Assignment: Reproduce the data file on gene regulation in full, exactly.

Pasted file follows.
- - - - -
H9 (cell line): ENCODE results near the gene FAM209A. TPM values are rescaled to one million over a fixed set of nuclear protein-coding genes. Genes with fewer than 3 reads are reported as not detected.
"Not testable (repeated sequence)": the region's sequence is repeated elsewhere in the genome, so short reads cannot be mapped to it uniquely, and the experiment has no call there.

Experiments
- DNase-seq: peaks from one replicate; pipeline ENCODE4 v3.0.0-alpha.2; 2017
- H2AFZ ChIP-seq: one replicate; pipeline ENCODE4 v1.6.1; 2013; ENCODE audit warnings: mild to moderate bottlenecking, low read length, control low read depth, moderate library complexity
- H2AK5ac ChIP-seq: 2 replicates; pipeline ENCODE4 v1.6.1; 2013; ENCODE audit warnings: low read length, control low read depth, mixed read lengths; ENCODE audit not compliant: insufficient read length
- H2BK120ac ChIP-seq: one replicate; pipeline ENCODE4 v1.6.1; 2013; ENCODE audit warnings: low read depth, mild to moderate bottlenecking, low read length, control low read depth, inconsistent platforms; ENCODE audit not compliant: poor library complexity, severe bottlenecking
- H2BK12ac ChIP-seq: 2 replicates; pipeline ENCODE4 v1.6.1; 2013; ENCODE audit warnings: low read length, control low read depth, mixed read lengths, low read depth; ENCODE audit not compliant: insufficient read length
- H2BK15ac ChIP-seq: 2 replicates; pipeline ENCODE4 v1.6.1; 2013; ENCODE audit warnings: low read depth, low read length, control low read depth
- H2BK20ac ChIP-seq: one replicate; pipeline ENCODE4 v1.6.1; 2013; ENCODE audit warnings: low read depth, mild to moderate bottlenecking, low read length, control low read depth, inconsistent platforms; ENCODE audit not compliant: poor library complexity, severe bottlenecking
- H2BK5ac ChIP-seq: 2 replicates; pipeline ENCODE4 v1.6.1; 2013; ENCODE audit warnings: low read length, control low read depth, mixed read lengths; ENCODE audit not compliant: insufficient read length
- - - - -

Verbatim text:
H9 (cell line): ENCODE results near the gene FAM209A. TPM values are rescaled to one million over a fixed set of nuclear protein-coding genes. Genes with fewer than 3 reads are reported as not detected.
"Not testable (repeated sequence)": the region's sequence is repeated elsewhere in the genome, so short reads cannot be mapped to it uniquely, and the experiment has no call there.

Experiments
- DNase-seq: peaks from one replicate; pipeline ENCODE4 v3.0.0-alpha.2; 2017
- H2AFZ ChIP-seq: one replicate; pipeline ENCODE4 v1.6.1; 2013; ENCODE audit warnings: mild to moderate bottlenecking, low read length, control low read depth, moderate library complexity
- H2AK5ac ChIP-seq: 2 replicates; pipeline ENCODE4 v1.6.1; 2013; ENCODE audit warnings: low read length, control low read depth, mixed read lengths; ENCODE audit not compliant: insufficient read length
- H2BK120ac ChIP-seq: one replicate; pipeline ENCODE4 v1.6.1; 2013; ENCODE audit warnings: low read depth, mild to moderate bottlenecking, low read length, control low read depth, inconsistent platforms; ENCODE audit not compliant: poor library complexity, severe bottlenecking
- H2BK12ac ChIP-seq: 2 replicates; pipeline ENCODE4 v1.6.1; 2013; ENCODE audit warnings: low read length, control low read depth, mixed read lengths, low read depth; ENCODE audit not compliant: insufficient read length
- H2BK15ac ChIP-seq: 2 replicates; pipeline ENCODE4 v1.6.1; 2013; ENCODE audit warnings: low read depth, low read length, control low read depth
- H2BK20ac ChIP-seq: one replicate; pipeline ENCODE4 v1.6.1; 2013; ENCODE audit warnings: low read depth, mild to moderate bottlenecking, low read length, control low read depth, inconsistent platforms; ENCODE audit not compliant: poor library complexity, severe bottlenecking
- H2BK5ac ChIP-seq: 2 replicates; pipeline ENCODE4 v1.6.1; 2013; ENCODE audit warnings: low read length, control low read depth, mixed read lengths; ENCODE audit not compliant: insufficient read length